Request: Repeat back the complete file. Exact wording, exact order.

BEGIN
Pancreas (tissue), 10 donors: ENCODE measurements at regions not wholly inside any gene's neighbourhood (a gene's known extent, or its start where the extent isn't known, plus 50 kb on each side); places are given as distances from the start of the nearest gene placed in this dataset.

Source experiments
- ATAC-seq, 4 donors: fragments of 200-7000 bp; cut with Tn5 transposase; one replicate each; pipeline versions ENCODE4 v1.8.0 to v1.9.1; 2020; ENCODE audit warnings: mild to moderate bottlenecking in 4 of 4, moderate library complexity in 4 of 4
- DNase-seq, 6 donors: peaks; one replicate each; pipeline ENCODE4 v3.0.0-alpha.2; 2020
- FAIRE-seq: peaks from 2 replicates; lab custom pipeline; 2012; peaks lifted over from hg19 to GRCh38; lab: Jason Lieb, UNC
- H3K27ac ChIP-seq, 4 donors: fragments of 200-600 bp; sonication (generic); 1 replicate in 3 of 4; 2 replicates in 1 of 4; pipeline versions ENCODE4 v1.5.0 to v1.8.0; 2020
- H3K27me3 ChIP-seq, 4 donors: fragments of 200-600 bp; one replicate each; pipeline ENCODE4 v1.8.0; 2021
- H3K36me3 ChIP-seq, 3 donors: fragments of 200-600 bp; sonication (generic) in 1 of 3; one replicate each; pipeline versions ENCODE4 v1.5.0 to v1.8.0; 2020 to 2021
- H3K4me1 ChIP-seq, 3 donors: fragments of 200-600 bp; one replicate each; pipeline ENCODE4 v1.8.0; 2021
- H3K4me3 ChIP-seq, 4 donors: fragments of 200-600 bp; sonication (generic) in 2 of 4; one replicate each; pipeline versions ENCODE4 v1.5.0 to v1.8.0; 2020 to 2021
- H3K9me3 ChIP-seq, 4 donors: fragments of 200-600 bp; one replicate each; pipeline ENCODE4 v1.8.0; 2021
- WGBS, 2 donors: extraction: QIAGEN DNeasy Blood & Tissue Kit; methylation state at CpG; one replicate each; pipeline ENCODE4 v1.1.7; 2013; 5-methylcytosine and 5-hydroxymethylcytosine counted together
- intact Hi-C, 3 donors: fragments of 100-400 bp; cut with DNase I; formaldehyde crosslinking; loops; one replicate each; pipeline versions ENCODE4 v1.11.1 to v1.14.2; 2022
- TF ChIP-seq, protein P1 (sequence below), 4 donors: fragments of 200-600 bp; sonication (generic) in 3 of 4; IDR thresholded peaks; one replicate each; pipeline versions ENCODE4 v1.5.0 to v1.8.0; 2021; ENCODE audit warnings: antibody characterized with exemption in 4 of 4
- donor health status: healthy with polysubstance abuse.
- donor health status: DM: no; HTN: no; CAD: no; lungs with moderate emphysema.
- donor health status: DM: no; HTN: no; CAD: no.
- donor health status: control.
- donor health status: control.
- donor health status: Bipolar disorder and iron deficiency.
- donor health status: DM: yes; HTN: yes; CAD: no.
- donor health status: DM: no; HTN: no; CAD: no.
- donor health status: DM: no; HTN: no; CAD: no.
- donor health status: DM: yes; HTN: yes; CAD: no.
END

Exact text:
Pancreas (tissue), 10 donors: ENCODE measurements at regions not wholly inside any gene's neighbourhood (a gene's known extent, or its start where the extent isn't known, plus 50 kb on each side); places are given as distances from the start of the nearest gene placed in this dataset.

Source experiments
- ATAC-seq, 4 donors: fragments of 200-7000 bp; cut with Tn5 transposase; one replicate each; pipeline versions ENCODE4 v1.8.0 to v1.9.1; 2020; ENCODE audit warnings: mild to moderate bottlenecking in 4 of 4, moderate library complexity in 4 of 4
- DNase-seq, 6 donors: peaks; one replicate each; pipeline ENCODE4 v3.0.0-alpha.2; 2020
- FAIRE-seq: peaks from 2 replicates; lab custom pipeline; 2012; peaks lifted over from hg19 to GRCh38; lab: Jason Lieb, UNC
- H3K27ac ChIP-seq, 4 donors: fragments of 200-600 bp; sonication (generic); 1 replicate in 3 of 4; 2 replicates in 1 of 4; pipeline versions ENCODE4 v1.5.0 to v1.8.0; 2020
- H3K27me3 ChIP-seq, 4 donors: fragments of 200-600 bp; one replicate each; pipeline ENCODE4 v1.8.0; 2021
- H3K36me3 ChIP-seq, 3 donors: fragments of 200-600 bp; sonication (generic) in 1 of 3; one replicate each; pipeline versions ENCODE4 v1.5.0 to v1.8.0; 2020 to 2021
- H3K4me1 ChIP-seq, 3 donors: fragments of 200-600 bp; one replicate each; pipeline ENCODE4 v1.8.0; 2021
- H3K4me3 ChIP-seq, 4 donors: fragments of 200-600 bp; sonication (generic) in 2 of 4; one replicate each; pipeline versions ENCODE4 v1.5.0 to v1.8.0; 2020 to 2021
- H3K9me3 ChIP-seq, 4 donors: fragments of 200-600 bp; one replicate each; pipeline ENCODE4 v1.8.0; 2021
- WGBS, 2 donors: extraction: QIAGEN DNeasy Blood & Tissue Kit; methylation state at CpG; one replicate each; pipeline ENCODE4 v1.1.7; 2013; 5-methylcytosine and 5-hydroxymethylcytosine counted together
- intact Hi-C, 3 donors: fragments of 100-400 bp; cut with DNase I; formaldehyde crosslinking; loops; one replicate each; pipeline versions ENCODE4 v1.11.1 to v1.14.2; 2022
- TF ChIP-seq, protein P1 (sequence below), 4 donors: fragments of 200-600 bp; sonication (generic) in 3 of 4; IDR thresholded peaks; one replicate each; pipeline versions ENCODE4 v1.5.0 to v1.8.0; 2021; ENCODE audit warnings: antibody characterized with exemption in 4 of 4
- donor health status: healthy with polysubstance abuse.
- donor health status: DM: no; HTN: no; CAD: no; lungs with moderate emphysema.
- donor health status: DM: no; HTN: no; CAD: no.
- donor health status: control.
- donor health status: control.
- donor health status: Bipolar disorder and iron deficiency.
- donor health status: DM: yes; HTN: yes; CAD: no.
- donor health status: DM: no; HTN: no; CAD: no.
- donor health status: DM: no; HTN: no; CAD: no.
- donor health status: DM: yes; HTN: yes; CAD: no.